Why I’m excited about the next generation of entrepreneurs

As more young business owners set up shop, Andy Fishburn explores how the next generation of entrepreneurs will lead the UK’s economic recovery.

Our experts

We are a team of writers, experimenters and researchers providing you with the best advice with zero bias or partiality.
Written and reviewed by:

At the start of this year, the number of founders under the age of 35 receiving Start Up Loan funding from Virgin StartUp hit an astonishing 47%. These founders are part of a growing number of generational peers interested in starting a business.

This might surprise some of today’s commentators. Young people – Gen Z specifically – have been termed the anti-ambition generation. But the requirements, hours, and not to mention personal sacrifices that go into starting your own business cannot be underestimated.

I know what it’s like, having started my own business when I was in my early 20s. Creativity, passion, and perseverance are all essential skills for any new startup founder; and it takes a certain type of person and attitude to go it alone.

Virgin StartUp’s own research from the start of the year showed that 46% of 18–24-year-old UK adults polled in January were interested in setting up a new business in 2023, compared with 26% across all ages.

So what’s behind this sudden increase in entrepreneurial interest amongst Gen Z? Is starting a business during a cost of living crisis, madness, or genius?

(Don’t) forget about the price tag

As the UK’s community of student entrepreneurs returns to their university dorms and campuses this autumn, they are just finding their feet in the business world. It’s a daunting proposition. Still, for many it’s no worse than the prospect of an uncertain jobs market.

Given the financial burdens already hanging over graduating students, and the lack of working opportunities for new job seekers starting their careers, it’s understandable why young people might be drawn to the idea of launching and scaling their side hustle.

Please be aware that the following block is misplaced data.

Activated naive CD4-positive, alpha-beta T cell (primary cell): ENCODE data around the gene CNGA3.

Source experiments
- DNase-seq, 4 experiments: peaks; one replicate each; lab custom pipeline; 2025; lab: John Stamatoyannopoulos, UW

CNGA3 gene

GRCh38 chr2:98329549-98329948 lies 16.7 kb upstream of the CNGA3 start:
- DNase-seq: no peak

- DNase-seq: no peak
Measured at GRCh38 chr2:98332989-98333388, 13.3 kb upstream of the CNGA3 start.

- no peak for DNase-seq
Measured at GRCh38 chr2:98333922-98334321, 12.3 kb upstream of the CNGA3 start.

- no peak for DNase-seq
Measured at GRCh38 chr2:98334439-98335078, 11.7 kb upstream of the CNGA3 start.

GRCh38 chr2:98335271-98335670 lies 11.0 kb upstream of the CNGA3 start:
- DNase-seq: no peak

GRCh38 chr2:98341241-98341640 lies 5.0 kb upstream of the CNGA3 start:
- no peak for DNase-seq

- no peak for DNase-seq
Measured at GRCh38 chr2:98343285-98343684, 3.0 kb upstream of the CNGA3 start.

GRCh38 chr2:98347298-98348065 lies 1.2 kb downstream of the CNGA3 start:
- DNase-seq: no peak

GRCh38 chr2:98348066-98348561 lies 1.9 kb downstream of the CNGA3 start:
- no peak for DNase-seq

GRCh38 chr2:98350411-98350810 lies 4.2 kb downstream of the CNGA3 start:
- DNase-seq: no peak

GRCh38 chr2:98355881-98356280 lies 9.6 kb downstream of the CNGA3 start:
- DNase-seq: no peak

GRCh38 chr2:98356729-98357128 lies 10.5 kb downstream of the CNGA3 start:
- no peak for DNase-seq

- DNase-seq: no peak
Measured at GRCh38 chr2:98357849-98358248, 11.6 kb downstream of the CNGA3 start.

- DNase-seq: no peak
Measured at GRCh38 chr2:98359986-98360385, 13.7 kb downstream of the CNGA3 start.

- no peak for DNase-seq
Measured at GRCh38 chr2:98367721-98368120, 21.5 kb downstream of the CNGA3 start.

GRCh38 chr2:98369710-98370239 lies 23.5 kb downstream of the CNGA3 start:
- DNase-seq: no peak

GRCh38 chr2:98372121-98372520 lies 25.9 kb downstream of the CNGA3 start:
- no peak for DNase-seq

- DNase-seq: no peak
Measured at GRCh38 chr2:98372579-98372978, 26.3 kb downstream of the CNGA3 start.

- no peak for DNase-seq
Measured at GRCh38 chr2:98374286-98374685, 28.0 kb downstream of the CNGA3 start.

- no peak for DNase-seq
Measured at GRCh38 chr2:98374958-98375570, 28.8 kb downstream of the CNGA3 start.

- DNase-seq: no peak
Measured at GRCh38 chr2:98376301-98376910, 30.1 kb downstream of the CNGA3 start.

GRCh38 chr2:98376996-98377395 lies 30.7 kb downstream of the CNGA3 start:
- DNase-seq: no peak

After all, if the past few years of lockdowns and economic insecurity has taught us anything, then the saying “if you want something done well, do it yourself” has never rang so true for many young entrepreneurs.

Lack of finance might be viewed as a barrier to young founders straight out of school. The Start Up Loan programme offers a viable option. With interest fixed at 6% and a huge amount of support to boot, we can help young people turn their business dreams into reality.

Time for a change

Another factor driving Gen Z’s entrepreneurial spirit is their passion for people, places and the planet. This generation has different core values and expectations.

They are deeply concerned about climate change and social issues, and they want to see mission-driven brands prioritise purpose with profit. It’s even a key consideration when applying for a job.

Many are turning to take matters into their own hands, and building solutions to some of the world’s biggest problems. Like Cemal Ezel. In 2015, Virgin StartUp supported Ezel’s new social enterprise called Change Please. After a trip abroad, Ezel had decided he no longer wanted to trade numbers in the City all day and instead wanted to do something to address the growing issue of homelessness in the UK.